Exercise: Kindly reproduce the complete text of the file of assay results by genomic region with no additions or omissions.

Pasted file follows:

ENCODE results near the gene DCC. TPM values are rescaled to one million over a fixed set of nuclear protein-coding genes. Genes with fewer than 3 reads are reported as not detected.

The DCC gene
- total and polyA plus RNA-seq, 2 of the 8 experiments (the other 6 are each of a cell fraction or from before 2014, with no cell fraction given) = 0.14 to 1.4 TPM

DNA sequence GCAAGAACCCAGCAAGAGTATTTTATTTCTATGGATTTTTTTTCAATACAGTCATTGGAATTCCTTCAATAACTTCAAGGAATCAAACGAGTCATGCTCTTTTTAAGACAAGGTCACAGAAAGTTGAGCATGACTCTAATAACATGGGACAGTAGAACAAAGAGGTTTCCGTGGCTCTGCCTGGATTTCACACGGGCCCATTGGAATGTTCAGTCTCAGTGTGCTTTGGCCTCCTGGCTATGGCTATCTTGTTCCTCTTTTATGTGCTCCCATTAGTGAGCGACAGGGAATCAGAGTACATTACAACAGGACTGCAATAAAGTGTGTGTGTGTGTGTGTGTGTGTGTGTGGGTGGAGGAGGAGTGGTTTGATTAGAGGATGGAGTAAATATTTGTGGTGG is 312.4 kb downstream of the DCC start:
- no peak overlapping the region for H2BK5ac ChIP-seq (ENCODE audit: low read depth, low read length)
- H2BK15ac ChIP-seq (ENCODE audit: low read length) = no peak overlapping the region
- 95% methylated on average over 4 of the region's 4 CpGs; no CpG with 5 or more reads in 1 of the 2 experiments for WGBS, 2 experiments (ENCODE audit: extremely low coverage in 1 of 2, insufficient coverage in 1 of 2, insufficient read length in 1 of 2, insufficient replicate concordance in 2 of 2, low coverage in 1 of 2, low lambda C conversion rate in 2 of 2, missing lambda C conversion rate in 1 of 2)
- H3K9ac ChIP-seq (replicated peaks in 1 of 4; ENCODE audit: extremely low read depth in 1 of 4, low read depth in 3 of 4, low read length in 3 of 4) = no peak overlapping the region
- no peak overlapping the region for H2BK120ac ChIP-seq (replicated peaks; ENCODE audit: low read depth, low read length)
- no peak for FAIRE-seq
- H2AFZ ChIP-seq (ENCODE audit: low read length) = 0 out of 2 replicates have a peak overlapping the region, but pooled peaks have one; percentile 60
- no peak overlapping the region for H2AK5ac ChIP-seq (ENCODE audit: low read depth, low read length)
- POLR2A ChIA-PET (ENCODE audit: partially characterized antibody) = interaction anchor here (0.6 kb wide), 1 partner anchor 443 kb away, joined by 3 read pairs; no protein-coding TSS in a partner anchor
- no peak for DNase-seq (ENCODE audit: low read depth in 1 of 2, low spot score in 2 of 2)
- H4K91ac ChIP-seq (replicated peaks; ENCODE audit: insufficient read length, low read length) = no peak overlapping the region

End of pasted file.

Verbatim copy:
ENCODE results near the gene DCC. TPM values are rescaled to one million over a fixed set of nuclear protein-coding genes. Genes with fewer than 3 reads are reported as not detected.

The DCC gene
- total and polyA plus RNA-seq, 2 of the 8 experiments (the other 6 are each of a cell fraction or from before 2014, with no cell fraction given) = 0.14 to 1.4 TPM

DNA sequence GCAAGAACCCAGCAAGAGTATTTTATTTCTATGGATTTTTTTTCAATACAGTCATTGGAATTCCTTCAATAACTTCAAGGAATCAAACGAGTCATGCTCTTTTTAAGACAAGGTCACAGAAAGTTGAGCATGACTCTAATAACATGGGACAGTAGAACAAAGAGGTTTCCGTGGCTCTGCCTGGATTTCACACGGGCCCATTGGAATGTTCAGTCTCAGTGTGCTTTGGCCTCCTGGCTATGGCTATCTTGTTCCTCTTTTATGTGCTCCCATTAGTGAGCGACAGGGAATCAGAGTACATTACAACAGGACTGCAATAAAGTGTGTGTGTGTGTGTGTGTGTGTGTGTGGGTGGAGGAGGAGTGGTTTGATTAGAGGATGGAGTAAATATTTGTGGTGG is 312.4 kb downstream of the DCC start:
- no peak overlapping the region for H2BK5ac ChIP-seq (ENCODE audit: low read depth, low read length)
- H2BK15ac ChIP-seq (ENCODE audit: low read length) = no peak overlapping the region
- 95% methylated on average over 4 of the region's 4 CpGs; no CpG with 5 or more reads in 1 of the 2 experiments for WGBS, 2 experiments (ENCODE audit: extremely low coverage in 1 of 2, insufficient coverage in 1 of 2, insufficient read length in 1 of 2, insufficient replicate concordance in 2 of 2, low coverage in 1 of 2, low lambda C conversion rate in 2 of 2, missing lambda C conversion rate in 1 of 2)
- H3K9ac ChIP-seq (replicated peaks in 1 of 4; ENCODE audit: extremely low read depth in 1 of 4, low read depth in 3 of 4, low read length in 3 of 4) = no peak overlapping the region
- no peak overlapping the region for H2BK120ac ChIP-seq (replicated peaks; ENCODE audit: low read depth, low read length)
- no peak for FAIRE-seq
- H2AFZ ChIP-seq (ENCODE audit: low read length) = 0 out of 2 replicates have a peak overlapping the region, but pooled peaks have one; percentile 60
- no peak overlapping the region for H2AK5ac ChIP-seq (ENCODE audit: low read depth, low read length)
- POLR2A ChIA-PET (ENCODE audit: partially characterized antibody) = interaction anchor here (0.6 kb wide), 1 partner anchor 443 kb away, joined by 3 read pairs; no protein-coding TSS in a partner anchor
- no peak for DNase-seq (ENCODE audit: low read depth in 1 of 2, low spot score in 2 of 2)
- H4K91ac ChIP-seq (replicated peaks; ENCODE audit: insufficient read length, low read length) = no peak overlapping the region